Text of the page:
This stunning succulent is one of my favorites because its vibrant red color stands out against nearly any backdrop. Plus, it grows relatively quickly, in fact, it can reach heights of 12 feet or more if given enough time! If you want to keep your Dragon Tree small, be sure not to overwater it; let dry soil do its thing instead.
Sedum nussbaumerianum (Coppertone Stonecrop)
Sedum nussbaumerianum, sometimes called Mexican stonecrop, grows to a height of six inches, with a spread of about three feet. It has pale yellow flowers and usually grows in limestone areas near trees. Its long, fleshy stems make it ideal for topiaries or container gardening.
If you want to cultivate sedum nussbaumerianum from seeds, start them indoors eight weeks before the last frost; plant them outdoors after all danger of frost has passed. Plant them in full sun or partial shade and keep their soil moist but not soggy. They need little care once established, but if they’re exposed to cold temperatures they may die back completely until spring arrives.
Echeveria ‘Morning Light’
This Mexican succulent, also known as Hens and Chicks, grows best in sandy soils with a PH around 6.5. It’s perfect as an accent piece in your garden or as a container plant on your patio. When you’re feeling ambitious, propagate it by cutting off some of its offsets to start new plants in other areas of your yard! To learn more about Echeveria ‘Morning Light’, click here.
Over 100 days of sun each year: Florida is home to more than 1,000 species of succulents, making it one of North America’s prime spots for growing these interesting plants.
Aeonium arboreum ‘Zwartkop’ (Black Beauty)
Aeoniums are an attractive collection of succulent plants which are native to North Africa and Macaronesia. These plants are extremely easy to care for, surviving almost anywhere in warm, dry climates. Aeonium arboreum ‘Zwartkop’ is a particularly unique species of succulent, with dark green leaves and red tips.
This plant will thrive on any sunny windowsill or outdoors in your garden, so long as it receives plenty of sunlight and water. The flowers of these plants are small but bright pink, making them quite beautiful when planted alongside other flowering varieties.
Echeveria affinis ‘Black Knight’
A columnar succulent, Echeveria affinis ‘Black Knight’ is a gorgeous addition to any garden. Standing 6 feet tall, with deep green leaves that contrast dramatically with its dark purple center and pink edges. Plant it in full sun to light shade, and provide good drainage; its leaves are prone to rotting if they stay wet too long. This variety requires little maintenance and thrives even in poor soil conditions.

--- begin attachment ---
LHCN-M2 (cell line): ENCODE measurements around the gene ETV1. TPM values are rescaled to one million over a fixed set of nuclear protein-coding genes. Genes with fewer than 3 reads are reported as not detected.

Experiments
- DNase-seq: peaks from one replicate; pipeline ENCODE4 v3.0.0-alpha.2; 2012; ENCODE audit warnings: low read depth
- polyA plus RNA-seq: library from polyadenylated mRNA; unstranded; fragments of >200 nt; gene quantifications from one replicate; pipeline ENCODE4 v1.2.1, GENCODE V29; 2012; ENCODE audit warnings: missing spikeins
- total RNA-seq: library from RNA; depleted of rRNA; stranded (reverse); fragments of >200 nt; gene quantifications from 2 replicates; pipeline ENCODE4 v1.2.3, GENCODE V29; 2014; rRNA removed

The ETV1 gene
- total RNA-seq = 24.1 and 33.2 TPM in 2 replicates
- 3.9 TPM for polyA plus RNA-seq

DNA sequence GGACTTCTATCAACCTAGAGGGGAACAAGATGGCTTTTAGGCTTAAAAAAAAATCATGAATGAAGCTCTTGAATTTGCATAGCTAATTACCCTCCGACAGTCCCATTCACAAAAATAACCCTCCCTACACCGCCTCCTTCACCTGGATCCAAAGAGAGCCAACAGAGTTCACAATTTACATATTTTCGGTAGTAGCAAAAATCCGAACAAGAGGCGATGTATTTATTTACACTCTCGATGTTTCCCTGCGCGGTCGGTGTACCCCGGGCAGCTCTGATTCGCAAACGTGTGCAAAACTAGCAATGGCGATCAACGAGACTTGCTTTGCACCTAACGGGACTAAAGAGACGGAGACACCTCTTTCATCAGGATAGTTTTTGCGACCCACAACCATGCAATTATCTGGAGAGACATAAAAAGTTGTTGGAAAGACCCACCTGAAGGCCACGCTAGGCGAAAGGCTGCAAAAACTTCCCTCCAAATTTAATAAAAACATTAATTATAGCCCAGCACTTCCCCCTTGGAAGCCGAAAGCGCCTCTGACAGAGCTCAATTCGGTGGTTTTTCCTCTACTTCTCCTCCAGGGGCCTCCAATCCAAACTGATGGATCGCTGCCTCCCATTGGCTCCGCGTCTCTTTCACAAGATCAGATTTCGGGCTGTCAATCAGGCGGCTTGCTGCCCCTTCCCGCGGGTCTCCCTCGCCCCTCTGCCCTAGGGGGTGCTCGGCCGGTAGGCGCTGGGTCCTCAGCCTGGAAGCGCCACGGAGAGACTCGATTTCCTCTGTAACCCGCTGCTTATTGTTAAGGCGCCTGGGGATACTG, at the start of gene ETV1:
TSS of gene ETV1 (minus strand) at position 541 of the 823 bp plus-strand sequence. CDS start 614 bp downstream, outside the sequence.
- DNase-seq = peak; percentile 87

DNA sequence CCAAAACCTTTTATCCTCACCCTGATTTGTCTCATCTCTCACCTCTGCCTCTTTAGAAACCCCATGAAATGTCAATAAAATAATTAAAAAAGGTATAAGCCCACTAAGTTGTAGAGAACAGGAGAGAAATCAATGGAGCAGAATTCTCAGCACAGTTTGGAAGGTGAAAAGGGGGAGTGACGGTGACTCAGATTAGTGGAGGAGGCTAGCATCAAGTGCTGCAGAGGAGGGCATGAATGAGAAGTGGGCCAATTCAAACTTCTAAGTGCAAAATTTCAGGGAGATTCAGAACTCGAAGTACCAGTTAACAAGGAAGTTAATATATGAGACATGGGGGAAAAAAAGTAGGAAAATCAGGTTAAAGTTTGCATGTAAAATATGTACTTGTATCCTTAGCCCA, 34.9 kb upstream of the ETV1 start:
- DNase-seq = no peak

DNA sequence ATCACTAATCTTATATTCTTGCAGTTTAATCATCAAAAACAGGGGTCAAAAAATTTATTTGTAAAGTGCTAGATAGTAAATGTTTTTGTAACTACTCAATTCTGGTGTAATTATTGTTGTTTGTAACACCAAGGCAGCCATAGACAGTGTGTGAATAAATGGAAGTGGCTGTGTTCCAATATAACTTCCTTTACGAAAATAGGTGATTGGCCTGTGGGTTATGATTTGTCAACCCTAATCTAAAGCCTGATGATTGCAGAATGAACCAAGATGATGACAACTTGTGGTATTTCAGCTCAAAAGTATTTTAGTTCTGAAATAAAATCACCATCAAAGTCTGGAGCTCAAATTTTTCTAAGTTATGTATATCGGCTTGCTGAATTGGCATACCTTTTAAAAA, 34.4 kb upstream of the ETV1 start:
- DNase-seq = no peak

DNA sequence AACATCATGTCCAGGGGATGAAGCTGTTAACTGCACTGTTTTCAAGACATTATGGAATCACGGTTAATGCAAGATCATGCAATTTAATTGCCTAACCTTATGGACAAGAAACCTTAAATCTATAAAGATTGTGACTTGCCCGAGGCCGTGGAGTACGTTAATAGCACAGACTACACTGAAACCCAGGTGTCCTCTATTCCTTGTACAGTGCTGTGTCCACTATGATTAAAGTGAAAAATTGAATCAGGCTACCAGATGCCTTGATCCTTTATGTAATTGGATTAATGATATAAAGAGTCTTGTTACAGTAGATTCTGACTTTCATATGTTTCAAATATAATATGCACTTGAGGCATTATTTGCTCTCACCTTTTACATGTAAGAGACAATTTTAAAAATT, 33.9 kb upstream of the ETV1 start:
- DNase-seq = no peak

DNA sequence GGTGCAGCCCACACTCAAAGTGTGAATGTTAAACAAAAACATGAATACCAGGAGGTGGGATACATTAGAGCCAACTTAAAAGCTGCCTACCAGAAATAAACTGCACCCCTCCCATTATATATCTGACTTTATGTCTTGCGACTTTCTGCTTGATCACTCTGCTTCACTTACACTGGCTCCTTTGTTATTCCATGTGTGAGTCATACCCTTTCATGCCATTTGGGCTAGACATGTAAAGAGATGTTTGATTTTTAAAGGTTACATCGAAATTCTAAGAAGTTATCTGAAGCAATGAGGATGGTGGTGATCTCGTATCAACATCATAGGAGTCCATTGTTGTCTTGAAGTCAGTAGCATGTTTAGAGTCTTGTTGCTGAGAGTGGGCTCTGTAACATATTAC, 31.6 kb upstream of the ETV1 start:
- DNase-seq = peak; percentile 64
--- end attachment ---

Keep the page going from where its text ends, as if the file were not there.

One of my favorite varieties of Echeveria, I absolutely love Black Knight. It’s a fast-growing variety of echeveria (as you can see by comparing mine to another plant), with rich colors that just make me smile every time I look at them! It stays small enough not to be invasive, but has beautiful colors that pop against your background planting!
With striking colors that range from burnt orange to cobalt blue, Echeveria ‘Chroma’ is guaranteed to brighten up any garden. With its shallow roots and minimal care requirements, it’s also great for succulent enthusiasts who are just starting out or those on a budget.
All you need is to find a sunny spot and you can watch as it grows more colorful every year. It’s best to grow these in pots because they do not do well in freezing temperatures. So if you live in an area where temperatures fall below 50 degrees Fahrenheit (10 degrees Celsius), bring your plant inside during cold months.
Senecio haworthii (Senecio haworthii)
This plant comes in a variety of sizes and colors, so whether you’re looking to add something small or tall to your garden, Senecio haworthii will fit into any space nicely. This succulent also won’t need much water since it thrives in arid conditions. To maintain maximum color, look to water these plants every two weeks during their growing season and once a month during their resting season.
Once mature, they can survive on rainfall alone. For those living in hot climates, consider moving them indoors during the hottest part of summer. If you do move them inside for an extended period of time, be sure to keep them out of direct sunlight as that can cause sunburns.
Aptly named, Graptosedum ‘Bronze’ features pale yellow leaves that exude a rich bronze hue in early fall. This succulent adapts well to many environments and thrives in full sun or partial shade, making it a versatile addition to any garden. It also makes an excellent houseplant if you want to bring some color indoors during the winter months.